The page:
The Road

Film

Thriller

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Time Out says

Tue Jan 5 2010

When Cormac McCarthy’s brutal saga of post-apocalyptic angst won the Pulitzer Prize in 2007, a big screen adaptation became inevitable. Whether or not this was a good idea seemed irrelevant: it was a bestselling book with a timely, inherently cinematic theme; the movie had to be made.

‘The Proposition’ director John Hillcoat’s film is as direct and unflinching an adaptation as one could reasonably hope for. A man (Viggo Mortensen) and a boy (Kodi Smit-McPhee) wander the American wasteland after an unnamed ecological disaster. The trees are bare, the animals dead, the few human survivors starving, desperate, often violent, occasionally monstrous.‘The Road’ is certainly the bleakest and potentially the least commercial product in recent Hollywood history. Both book and movie suffer from the same inherent weakness – they exist purely to make you miserable. Sure, there’s a smattering of subtext – a little eco-politics here, a spot of family psychology there – but the central purpose is to break your heart and shatter your soul.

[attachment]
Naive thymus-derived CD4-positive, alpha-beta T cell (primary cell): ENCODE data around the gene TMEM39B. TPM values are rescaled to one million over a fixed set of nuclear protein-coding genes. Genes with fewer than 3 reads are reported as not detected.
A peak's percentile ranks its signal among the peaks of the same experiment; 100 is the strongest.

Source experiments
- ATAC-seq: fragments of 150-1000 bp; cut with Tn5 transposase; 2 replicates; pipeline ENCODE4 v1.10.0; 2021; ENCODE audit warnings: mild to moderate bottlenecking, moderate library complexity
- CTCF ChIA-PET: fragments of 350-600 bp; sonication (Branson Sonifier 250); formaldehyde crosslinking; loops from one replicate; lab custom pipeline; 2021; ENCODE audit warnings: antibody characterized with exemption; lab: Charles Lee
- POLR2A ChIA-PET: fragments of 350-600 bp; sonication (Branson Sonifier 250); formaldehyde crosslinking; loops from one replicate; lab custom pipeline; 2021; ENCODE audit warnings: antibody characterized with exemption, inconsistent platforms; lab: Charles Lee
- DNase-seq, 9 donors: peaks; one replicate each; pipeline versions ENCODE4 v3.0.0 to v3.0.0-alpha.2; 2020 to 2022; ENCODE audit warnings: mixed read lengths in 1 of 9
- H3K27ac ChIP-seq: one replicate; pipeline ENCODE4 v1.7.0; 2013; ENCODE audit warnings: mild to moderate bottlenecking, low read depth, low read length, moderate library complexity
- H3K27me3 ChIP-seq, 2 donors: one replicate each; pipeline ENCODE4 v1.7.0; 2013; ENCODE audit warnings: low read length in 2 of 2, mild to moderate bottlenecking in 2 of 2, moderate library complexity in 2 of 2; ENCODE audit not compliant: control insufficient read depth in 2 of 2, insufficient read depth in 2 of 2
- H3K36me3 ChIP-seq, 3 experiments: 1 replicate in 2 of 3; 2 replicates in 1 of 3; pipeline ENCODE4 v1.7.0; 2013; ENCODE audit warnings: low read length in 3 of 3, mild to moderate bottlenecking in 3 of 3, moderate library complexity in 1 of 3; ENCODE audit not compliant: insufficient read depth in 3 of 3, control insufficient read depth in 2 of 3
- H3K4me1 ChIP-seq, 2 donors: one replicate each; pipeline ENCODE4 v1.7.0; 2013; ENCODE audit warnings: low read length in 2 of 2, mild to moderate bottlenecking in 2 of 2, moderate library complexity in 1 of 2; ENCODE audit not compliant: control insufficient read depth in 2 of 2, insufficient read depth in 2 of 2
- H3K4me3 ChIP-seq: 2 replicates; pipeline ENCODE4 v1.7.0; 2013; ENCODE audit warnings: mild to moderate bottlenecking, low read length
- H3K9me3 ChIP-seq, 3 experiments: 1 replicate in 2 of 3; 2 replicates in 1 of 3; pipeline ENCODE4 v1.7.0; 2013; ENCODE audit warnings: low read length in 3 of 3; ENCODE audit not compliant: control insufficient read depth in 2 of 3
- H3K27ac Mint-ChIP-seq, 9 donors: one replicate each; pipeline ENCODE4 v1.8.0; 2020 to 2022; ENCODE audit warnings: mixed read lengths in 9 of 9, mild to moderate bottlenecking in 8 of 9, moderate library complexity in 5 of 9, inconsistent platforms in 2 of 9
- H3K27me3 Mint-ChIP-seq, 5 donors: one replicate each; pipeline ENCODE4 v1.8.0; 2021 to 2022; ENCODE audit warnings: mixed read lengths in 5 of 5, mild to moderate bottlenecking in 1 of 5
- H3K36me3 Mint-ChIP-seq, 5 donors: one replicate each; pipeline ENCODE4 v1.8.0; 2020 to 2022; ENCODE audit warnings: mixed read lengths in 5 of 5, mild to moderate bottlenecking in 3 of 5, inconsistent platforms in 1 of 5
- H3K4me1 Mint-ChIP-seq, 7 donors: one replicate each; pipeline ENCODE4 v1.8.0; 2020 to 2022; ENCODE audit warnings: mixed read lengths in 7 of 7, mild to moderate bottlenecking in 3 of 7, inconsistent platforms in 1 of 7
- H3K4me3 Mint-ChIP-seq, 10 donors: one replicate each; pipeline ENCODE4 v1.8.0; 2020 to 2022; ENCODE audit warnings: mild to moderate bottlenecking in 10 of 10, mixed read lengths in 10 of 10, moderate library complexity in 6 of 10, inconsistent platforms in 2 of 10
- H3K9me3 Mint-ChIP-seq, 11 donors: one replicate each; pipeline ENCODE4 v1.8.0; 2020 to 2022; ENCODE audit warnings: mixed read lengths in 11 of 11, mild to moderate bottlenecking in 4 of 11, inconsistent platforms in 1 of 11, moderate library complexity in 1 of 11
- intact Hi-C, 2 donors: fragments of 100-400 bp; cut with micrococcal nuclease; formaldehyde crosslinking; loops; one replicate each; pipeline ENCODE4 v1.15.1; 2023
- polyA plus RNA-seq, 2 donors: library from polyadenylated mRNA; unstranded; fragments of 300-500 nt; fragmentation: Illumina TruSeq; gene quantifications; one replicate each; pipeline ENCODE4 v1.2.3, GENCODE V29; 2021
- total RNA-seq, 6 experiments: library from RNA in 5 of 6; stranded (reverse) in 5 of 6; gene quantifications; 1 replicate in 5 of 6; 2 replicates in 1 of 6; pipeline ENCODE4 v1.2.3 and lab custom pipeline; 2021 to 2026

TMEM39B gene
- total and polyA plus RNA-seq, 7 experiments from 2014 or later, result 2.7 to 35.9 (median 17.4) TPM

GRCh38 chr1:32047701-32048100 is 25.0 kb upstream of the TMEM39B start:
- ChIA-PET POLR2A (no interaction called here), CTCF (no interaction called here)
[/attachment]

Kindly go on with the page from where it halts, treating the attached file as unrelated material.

On which level, Hillcoat’s movie is a resounding triumph. Stunning landscape photography sets the melancholy mood, and Nick Cave’s wrenching score reinforces it. But it is the performances that ultimately hold the film together. We expect this kind of selfless professionalism from Mortensen, and McPhee is appropriately sad-eyed as his long-suffering son, but it’s the incidental characters who steal the show, notably Robert Duvall in a startling cameo which not only distils the film’s key themes into a single three-minute scene, but singlehandedly lifts a potentially drab affair into something quietly impressive. Just don’t expect to walk out smiling.
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